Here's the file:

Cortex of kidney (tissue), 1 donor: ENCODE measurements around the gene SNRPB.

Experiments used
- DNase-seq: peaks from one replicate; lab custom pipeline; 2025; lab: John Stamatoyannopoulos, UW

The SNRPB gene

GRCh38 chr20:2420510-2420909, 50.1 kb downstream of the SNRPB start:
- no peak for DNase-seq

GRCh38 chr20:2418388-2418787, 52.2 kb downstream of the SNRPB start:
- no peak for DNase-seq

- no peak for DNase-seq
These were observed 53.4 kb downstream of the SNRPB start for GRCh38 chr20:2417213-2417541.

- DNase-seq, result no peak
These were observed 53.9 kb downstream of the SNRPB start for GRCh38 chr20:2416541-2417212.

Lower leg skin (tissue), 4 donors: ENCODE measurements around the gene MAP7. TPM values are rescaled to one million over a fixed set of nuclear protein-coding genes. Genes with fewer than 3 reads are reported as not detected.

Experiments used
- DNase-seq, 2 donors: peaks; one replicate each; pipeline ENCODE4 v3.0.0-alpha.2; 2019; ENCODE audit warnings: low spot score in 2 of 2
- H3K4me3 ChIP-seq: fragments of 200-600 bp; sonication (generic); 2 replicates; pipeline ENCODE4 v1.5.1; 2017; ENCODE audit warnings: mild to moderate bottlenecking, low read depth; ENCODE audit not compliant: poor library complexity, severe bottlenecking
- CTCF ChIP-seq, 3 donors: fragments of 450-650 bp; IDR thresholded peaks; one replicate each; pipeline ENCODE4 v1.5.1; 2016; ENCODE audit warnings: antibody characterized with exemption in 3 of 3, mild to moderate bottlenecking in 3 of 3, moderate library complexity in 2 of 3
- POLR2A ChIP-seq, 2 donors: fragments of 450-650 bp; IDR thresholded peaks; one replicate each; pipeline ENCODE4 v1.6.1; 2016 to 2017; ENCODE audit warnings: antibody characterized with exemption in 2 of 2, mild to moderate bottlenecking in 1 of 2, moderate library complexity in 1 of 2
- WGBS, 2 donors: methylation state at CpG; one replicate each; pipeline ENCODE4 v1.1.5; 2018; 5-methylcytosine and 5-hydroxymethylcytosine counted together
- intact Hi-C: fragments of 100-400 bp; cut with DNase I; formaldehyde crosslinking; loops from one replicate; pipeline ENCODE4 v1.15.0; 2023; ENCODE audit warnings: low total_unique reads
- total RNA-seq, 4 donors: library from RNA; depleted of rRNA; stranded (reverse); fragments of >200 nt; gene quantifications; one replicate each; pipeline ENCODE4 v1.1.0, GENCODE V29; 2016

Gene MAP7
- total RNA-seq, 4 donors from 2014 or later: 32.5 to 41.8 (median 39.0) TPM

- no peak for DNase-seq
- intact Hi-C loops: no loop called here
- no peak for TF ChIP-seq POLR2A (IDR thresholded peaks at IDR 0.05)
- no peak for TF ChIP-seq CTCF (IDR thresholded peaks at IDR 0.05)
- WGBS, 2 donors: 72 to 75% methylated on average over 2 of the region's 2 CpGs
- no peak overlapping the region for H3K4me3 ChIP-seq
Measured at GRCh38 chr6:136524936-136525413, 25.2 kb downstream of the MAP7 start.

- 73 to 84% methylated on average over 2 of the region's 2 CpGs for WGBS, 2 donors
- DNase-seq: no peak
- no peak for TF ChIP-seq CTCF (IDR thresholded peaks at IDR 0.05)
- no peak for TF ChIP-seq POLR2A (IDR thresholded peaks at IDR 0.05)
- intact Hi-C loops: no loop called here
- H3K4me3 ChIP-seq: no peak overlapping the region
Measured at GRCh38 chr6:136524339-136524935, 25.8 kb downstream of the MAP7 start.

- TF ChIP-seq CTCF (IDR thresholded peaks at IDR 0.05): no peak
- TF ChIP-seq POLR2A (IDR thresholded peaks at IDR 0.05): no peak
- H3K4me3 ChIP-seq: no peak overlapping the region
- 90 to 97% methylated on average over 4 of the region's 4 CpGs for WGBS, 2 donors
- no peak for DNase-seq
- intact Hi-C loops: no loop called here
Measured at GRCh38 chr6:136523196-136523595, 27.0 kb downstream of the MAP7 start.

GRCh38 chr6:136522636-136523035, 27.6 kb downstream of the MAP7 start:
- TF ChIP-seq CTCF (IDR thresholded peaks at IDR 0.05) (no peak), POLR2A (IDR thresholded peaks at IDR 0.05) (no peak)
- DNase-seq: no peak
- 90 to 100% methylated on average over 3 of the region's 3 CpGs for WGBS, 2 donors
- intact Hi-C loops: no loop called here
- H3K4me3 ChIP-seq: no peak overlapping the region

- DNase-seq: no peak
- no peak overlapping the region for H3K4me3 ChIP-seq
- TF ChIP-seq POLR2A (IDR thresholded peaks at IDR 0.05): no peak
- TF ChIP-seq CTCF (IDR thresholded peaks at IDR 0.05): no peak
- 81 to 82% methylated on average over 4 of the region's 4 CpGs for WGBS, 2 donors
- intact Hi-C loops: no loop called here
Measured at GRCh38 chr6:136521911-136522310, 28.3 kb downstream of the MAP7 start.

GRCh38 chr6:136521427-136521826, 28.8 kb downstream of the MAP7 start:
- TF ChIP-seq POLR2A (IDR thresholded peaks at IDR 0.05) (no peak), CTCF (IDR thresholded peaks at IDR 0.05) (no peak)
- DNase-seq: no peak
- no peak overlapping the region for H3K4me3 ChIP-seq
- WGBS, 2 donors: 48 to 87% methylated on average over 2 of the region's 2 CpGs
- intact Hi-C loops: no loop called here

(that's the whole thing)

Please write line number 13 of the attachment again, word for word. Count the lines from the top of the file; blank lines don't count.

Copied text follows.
Lower leg skin (tissue), 4 donors: ENCODE measurements around the gene MAP7. TPM values are rescaled to one million over a fixed set of nuclear protein-coding genes. Genes with fewer than 3 reads are reported as not detected.